Why The Best Southern Barbecue Takes Weeks To Make — Southern Foodways Alliance

I was standing up front one night about 3:00 a.m. guy came through he said hey man what's going on it's nothing how you doing he said up do you have anything I said yeah he said what you got I got about you know four or five hundred pounds and he said well um I gotta have something I said well how much you want said I want about an ounce I said ions it's like you can't get nothing less than at least a pound he said a pound they looked about the sign and social science this guy's barbecue and he was like oh man forget it so what'd you think I was trying to sell you and he just drove off big old misunderstanding I'm assuming I'm riding these Scott pitmaster Scott's barbecue and we're in Hemingway South Carolina when I was younger I I was quite interested in what was going on with the barbeque and I always watch and look and watch and look then one day my dad told me he was like listen I need you to cook this pig and I was 11 years old at the time so I had to actually keep my own wood in the barrel I had to go scoop it up with the shovel and I had to put the heat under the pig and my first pig at 11 years old came out just right in the beginning it was a garage and my dad decided he wanted to cook a hog one day and a few of the customers were passing through and they tasted it it was like wow this is really good and the demand started to get more and more and more so he added another Hall and he added another and we eventually had to convert the garage over into a pit where we're cooking maybe five ten hogs a night nothing like a pig barbecue Pig is what I come up on and that's all I know Jimmy barbecues doing the whole world it's a minute back of it that's barbecue when you say barbecue around here we're talking about real pit cook barbecue when I say real pit cook barbecue I'm talking the actual wood though I'm so sure that we use just wood because we go out and cut it ourselves my name is Jim woods you're in Stuckey South Carolina over the weekend we had a major storm that came through the area and knocked down my 70 year old pecan tree I've got in touch with Rodney yesterday they're down here today and they're cutting it up and the only thing that Rodney will leave is probably the stump itself when he's finished up with it was a loss to me but it was a benefit hopefully to the people that eat the barbecue it at Scott's barbecue there's no middleman there's no there's no delivery guy it's just me the chainsaw we'd rather go get it ourselves so we know what we work on there so every week we go out get the whole truck started get the chainsaws together go get what we need to put the flavor in what we do kind of like a chef picking out his tomatoes in a garden I pick my own trees fresh out of the woods yep ain't no other way after cutting the tree down we do everything manually so you have to pick up the wood by hand load it into the truck and this goes on until the truck is full then we bring it in we drop it here on the yard next thing we have to crank up the log splitter split all the pieces that we got we got a little got a little 14 horse 14 1/2 horse engine with the hydraulic cylinder connected to a hydraulic pump this hydraulic cylinder goes down and slowly splits the wood to this point where it's small enough to handle and burn which makes it burn easier faster right here this is the main heat source this is what we call a burn barrel which is made out of an old drum that was used at some point for fuel or whatever maybe back in the day and we torched it out made a doorway as you see and we took old truck axles that were no longer any good for a truck and kind of crisscross them in there to hold the wood until the embers fall to the bottom after building the fire while the fires getting ready for the pig on the pit and after you put the pig on when the coal get ready then you stop putting the coal on another hole we take a shovel scoop it in there scoop up what we need take it on the inside and we we have a open door at each pit where we go under with the shovel and spread the heat at both the ham and the shoulders nowhere else and all the heat meets in the middle you hear folks all over say they use the wood but then they say they get wood chips or they may use a few pieces of wood that they might smoke for a little bit this right here all wood nothing else 100% wood nothing but wood cut chop cook it's all right here in the wood when when we're scooping up the embers and taking them in with the shovel we're actually just slow roasting the meat kind of cooking it slowly for eight to twelve hours to make sure everything you know the smoke simmers through the real flavor of the wood gets locked in and the meat is cooked all the way through it's about 4 a.m. now these pigs have been on since about 4:15 yesterday afternoon we're about to flip them over season them up crisp the skin get them ready to eat the flipping is a process where the pig is actually facedown on the grill and there's a like a rack up under them we take another rack put on top one person gets on the other end and one on this end and we hold it tight and then we pick it up twist it over and lay it right back down so it's it looks simple but it's actually a little bit more difficult than it seems and once you do that you go ahead and you shake your seasonings whatever it may be and you add a little we add a little heat to it and make sure everything is nice and warm while we're doing it crisping the skins all the same time and then we mop it in the mopping process is kind of like putting your sauce on in a gigantic way where most folks use a little brush on the grill we use like a mop our sauce ah it's a vinegar pepper based sauce quite a few people think that it's mustard here but mustard is really upstate from here and from where we are from Columbia on back the PD region we're mostly vinegar pepper base because a lot of places you get me where they serve you to pork and give you the sauce to add to it here we try to break it up so that when you turn your meat over you still have color flavor texture everything is already in when I'm carrying a flashlight and I'm putting that extra heat up under there I'm actually crisping the skin when we're doing the skins we try to keep an eye on it we're waiting on that perfect pucker like what you see here this is the skin starting to get crisp right here and then we're trying to get that to get an even tone of this all over the entire page we'll take the crunches part of this and we'll sell it to customers by request the rest of it we'll take it and fry it up a little bit and bag it and have what we call the big skins which are like our homemade skins kind of like a process for skin that you see like in bags but better that sign says barbeque 9:30 a.m. respect that and the reason I put that sign up because we're here all night we have folks waking up as early as 3:30 4:00 a.m. and they want the barbecue so bad that they knock on the door they pull on the door they try to tear the door open they knock they yell they scream they get mad you know just to try to get it before 9:30 once we take it in on the rack we kind of put it on the table and once it's on the table my mom takes it takes all the bones out separates the fat from the lean the bones from the skin all of that good stuff and once separated she fixes up whether it's a pound or two pounds three pounds whatever the customer wants I'm doing the hook-up now I'm taking apart and taking the bones out of it separating the bone from the meat just ending up I don't have to have a knife they just pull it apart it's like visiting a national landmark you know they're not gonna bring it to you you just got to go and see what it's like and in our case you just got to come out take that drive the Hemingway and see what we're like I came from all the way but 45 miles from here and I said well better grab the night my wife two days I'll see you was a barbecue she's yeah I'll but they what see if day two that's the way okay well I'm glad to him awaited thank you well I was up here on some business but every time I'm here always stop by if it's a Thursday Friday or Saturday whenever they're open and trying to get some good barbecue I'm getting ready to go to templates of my mom my son live in Miami he wanted some my own barbecue so he told me to come by and pick him up somethin then I got somethin for my daughter different temper I'm from Mullen South Carolina and I was coming back to Charleston and been coming up here for years and I thought about it and so I start stop by and get myself up a pound get my two sons a pound each I ordered a full pound barbecue now what is that for cuz it's Friday night you're gonna take it home to the dome I ordered that because that's what I wanted good that is can help you welcome to the listing I get some skin to know what's a skin and I love these on my grits yes a lot of commenda you know they love that skin now mmm that's good we serve it actually with just a meat and a lot of folks we have to request the skin and we will put a layer of skin on top of the actual pound or two pounds whatever the customer gets and if it's a sandwich we fix the sandwich in smaller sandwich size styrofoam trays and we add a piece of skin to the sandwiches upon the customer's request all right now I'm a gentleman in need of a good barbecue sandwiches and not to say so much about my name but I am Solomon signatory gospel recording artist right here in South Carolina area but I'm also frequent in Scott barbecue right now getting this good barbecue man and I love a lot and tell you and take no other place but here the ingredients of a barbecue sandwich a whole lot of hard work cutting your own wood having the right amount of heat for the right amount of hours having that pepper vinegar based sauce with the touch of love and and that's just a perfect sandwich for me perfect barbecue is it's a hard-working business the work is very physical very intense and it takes all week just to get that little flavor not just wake up oh I'm gonna be a pitmaster today and cook now this is days of work right here for just this result days and days of work to me this is a real barbecue this is real barbecue right here cutting splitting load and shoveling flipping this is barbecuing at least around these parts this is barbecue you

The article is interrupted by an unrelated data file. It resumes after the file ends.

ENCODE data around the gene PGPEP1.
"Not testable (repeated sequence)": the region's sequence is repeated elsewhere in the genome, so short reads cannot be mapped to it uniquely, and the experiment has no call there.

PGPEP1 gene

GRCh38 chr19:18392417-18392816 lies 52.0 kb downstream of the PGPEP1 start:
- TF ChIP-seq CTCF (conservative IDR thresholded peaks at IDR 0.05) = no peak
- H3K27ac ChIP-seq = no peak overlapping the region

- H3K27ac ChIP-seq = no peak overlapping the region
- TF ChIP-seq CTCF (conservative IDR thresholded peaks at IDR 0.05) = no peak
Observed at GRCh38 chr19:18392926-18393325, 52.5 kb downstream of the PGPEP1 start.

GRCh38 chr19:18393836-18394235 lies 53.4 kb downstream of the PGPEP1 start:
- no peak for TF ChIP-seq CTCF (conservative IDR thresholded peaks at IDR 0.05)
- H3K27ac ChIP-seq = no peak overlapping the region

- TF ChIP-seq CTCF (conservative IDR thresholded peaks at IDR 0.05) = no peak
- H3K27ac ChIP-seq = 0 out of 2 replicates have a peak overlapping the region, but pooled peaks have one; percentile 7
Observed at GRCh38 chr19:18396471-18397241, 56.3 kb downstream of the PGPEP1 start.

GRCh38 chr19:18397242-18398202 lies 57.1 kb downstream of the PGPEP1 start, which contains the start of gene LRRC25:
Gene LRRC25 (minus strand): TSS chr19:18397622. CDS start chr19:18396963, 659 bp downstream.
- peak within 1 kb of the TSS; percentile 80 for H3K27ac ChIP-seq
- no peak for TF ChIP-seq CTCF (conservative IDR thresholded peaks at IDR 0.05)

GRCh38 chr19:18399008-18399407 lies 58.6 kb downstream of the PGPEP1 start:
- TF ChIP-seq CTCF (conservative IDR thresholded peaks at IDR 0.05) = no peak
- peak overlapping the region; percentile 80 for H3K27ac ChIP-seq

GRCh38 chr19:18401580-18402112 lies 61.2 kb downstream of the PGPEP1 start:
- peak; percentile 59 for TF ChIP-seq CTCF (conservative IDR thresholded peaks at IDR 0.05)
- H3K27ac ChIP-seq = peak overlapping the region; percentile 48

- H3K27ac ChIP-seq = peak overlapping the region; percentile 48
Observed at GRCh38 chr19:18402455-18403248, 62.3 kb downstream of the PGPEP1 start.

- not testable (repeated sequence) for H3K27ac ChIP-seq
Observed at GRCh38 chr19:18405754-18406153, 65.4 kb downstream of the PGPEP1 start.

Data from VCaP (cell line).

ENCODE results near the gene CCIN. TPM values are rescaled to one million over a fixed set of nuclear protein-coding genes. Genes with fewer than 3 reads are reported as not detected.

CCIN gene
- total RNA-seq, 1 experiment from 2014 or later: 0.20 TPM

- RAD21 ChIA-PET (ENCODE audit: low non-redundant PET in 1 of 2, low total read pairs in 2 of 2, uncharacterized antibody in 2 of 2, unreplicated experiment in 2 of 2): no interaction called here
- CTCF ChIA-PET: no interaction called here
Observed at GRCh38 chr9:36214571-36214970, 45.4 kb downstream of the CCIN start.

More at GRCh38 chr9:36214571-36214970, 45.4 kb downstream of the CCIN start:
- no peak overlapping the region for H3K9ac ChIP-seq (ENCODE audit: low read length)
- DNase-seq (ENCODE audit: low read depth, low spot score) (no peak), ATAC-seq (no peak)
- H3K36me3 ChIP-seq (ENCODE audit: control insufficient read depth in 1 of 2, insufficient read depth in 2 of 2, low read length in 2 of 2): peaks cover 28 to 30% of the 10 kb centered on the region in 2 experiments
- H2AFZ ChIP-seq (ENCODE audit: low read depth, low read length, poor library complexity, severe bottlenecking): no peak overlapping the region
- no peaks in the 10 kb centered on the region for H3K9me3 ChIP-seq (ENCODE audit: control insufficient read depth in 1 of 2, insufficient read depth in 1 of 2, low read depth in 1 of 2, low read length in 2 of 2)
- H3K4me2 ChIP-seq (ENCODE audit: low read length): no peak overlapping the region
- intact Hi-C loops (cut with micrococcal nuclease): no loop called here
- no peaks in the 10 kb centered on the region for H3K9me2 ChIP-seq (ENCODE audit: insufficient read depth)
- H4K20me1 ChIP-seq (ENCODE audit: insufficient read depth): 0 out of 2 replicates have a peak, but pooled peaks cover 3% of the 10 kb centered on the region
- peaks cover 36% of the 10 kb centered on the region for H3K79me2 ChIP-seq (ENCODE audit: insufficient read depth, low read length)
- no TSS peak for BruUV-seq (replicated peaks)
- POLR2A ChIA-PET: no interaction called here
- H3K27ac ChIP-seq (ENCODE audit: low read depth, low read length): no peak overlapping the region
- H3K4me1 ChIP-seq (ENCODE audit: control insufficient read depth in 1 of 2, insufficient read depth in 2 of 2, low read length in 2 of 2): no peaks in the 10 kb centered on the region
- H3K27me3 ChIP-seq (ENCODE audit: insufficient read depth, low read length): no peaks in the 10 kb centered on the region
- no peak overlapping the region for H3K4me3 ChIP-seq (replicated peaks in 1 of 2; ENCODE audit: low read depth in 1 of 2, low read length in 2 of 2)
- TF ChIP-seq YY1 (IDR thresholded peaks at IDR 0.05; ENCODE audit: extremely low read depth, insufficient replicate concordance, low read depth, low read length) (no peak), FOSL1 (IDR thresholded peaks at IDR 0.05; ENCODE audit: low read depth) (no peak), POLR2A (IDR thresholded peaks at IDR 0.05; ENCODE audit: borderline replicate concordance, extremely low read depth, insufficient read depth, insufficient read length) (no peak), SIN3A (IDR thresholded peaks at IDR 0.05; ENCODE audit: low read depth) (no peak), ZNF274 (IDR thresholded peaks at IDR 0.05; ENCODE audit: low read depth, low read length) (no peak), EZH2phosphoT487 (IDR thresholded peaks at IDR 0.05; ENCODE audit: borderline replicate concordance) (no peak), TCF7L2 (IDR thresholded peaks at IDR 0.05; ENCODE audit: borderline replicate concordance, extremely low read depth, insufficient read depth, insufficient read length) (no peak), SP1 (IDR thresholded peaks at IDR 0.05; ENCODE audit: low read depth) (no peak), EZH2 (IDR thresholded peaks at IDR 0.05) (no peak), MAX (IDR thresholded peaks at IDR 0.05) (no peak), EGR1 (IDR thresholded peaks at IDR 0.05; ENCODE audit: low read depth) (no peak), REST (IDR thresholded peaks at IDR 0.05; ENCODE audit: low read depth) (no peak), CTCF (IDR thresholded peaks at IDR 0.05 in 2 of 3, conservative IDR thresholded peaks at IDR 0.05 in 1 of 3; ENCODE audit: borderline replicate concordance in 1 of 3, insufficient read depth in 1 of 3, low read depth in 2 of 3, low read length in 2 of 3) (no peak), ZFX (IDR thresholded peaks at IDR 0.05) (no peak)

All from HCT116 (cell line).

34 thoughts on “Why The Best Southern Barbecue Takes Weeks To Make — Southern Foodways Alliance

Leave a Reply

Your email address will not be published. Required fields are marked *